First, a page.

I’ve recently found myself taken aback by the signiﬁcance of testimony in scripture. We frequently see God calling His people to remember where they came from. He called the Israelites to remember when they were in Egypt, and how God parted the Red Sea to lead them through the desert into the promised land. We see Paul, fueled in his ministry by the fact that he was a Christian killer until he was knocked sideways, given new eyes by the risen Christ on the road to Damascus.
In the book of Revelation, John prophesies,
“For the accuser of our brothers and sisters,who accuses them before our God day and night, has been hurled down. 11 They triumphed over him by the blood of the Lamb and by the word of their testimony;” Rev 12:10-11
Let me reiterate this, we will overcome the great darkness not only by the blood of the Lamb, but by the words of our own stories. Does that give you the same goosebumps it gives me?
While I often feel like my story is a hot mess of confusion which I can’t imagine serving to deliver some grand victory, I also have come to recognize that what the scriptures state is absolutely true.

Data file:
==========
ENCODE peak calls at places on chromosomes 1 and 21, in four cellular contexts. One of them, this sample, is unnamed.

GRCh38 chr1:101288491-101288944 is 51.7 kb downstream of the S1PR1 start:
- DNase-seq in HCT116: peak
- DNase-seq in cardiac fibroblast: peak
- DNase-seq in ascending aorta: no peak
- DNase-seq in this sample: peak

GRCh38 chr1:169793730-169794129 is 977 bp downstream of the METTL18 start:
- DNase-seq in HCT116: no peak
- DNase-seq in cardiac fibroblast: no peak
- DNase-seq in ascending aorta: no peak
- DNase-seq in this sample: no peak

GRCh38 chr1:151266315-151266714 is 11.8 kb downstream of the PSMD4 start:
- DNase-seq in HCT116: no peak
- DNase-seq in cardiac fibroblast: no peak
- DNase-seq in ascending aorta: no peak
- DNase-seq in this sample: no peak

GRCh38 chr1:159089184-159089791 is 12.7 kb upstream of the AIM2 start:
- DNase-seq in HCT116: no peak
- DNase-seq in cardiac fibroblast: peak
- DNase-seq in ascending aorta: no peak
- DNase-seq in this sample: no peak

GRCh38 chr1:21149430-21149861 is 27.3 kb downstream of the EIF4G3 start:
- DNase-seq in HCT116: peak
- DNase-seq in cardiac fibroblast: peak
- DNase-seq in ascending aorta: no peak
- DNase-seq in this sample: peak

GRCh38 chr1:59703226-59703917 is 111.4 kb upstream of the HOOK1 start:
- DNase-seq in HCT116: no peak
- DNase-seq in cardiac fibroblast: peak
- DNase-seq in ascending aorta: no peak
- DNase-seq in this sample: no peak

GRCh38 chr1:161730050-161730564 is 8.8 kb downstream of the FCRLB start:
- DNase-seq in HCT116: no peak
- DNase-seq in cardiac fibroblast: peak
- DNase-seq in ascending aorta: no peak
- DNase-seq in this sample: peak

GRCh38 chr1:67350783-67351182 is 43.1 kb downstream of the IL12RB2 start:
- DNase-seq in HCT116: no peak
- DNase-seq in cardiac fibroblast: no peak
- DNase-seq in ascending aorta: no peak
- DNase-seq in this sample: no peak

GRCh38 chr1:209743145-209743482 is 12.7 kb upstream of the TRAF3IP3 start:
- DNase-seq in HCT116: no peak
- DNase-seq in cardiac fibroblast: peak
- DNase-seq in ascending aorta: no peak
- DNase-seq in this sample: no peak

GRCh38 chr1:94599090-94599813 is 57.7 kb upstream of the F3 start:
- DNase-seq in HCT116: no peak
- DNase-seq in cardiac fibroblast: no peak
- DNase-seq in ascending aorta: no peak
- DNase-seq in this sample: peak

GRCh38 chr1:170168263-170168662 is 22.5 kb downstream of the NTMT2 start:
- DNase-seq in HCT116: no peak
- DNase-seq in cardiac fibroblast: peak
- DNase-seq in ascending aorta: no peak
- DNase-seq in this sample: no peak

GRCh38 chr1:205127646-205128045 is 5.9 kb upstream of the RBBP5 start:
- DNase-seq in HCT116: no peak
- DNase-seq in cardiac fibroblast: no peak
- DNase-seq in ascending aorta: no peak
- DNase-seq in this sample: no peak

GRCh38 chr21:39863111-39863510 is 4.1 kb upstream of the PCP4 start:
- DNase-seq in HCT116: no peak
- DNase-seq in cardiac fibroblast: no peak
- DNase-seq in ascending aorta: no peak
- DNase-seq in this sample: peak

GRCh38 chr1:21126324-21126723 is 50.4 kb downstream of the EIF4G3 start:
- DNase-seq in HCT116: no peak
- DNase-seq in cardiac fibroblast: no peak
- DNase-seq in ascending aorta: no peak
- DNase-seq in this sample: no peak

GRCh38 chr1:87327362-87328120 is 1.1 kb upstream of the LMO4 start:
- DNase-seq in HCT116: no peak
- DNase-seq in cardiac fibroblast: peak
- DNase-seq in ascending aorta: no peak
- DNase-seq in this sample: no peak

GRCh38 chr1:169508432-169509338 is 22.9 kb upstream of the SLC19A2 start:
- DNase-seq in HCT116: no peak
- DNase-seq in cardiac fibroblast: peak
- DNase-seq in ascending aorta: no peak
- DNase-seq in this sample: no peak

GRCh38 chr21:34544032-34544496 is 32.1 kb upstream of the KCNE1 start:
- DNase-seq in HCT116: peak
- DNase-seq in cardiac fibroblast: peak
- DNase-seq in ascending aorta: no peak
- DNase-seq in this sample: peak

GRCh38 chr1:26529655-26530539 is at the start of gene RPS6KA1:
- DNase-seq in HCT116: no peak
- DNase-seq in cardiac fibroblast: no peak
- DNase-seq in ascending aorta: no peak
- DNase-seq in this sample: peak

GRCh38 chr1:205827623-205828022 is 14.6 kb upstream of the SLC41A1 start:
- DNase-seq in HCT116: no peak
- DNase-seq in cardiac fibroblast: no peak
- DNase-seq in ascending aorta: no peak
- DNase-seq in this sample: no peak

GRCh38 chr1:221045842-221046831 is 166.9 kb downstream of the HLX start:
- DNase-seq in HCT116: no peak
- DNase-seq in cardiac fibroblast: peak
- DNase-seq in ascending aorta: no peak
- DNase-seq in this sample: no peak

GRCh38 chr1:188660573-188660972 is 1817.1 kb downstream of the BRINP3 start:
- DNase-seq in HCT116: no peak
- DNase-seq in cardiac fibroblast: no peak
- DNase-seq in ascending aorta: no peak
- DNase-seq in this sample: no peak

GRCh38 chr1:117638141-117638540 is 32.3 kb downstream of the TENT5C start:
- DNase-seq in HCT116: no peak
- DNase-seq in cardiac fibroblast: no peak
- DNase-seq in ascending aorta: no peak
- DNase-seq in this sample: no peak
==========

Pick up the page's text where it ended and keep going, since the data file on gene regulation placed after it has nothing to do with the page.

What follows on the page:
We need our own testimonies.We need to, when the muck of our own mess starts to feel like it deﬁnes us, remind ourselves that God has carried us before and therefore He will do it again. We need to remember the miracles small and large which He has performed out of the dust of our stories, to ﬁll us with the courage it takes to walk through yet another phase of healing/grief/broken relationship/season of doubt.
The truth is, when I hear someone tell stories of great triumph, I am tempted to believe that it’s great for them, but I’m way over here on the other side, wondering if I’ll ever be okay again. However, when I am forced to stop and tell you about how the person I am today is basically a series of miracles strung together and held in tension by grace, I remember… He’s on the move. He will restore this. He’s not ﬁnished with me yet.
So this is a glimpse into my little slice of heaven coming to earth and taking over, one heart at a time.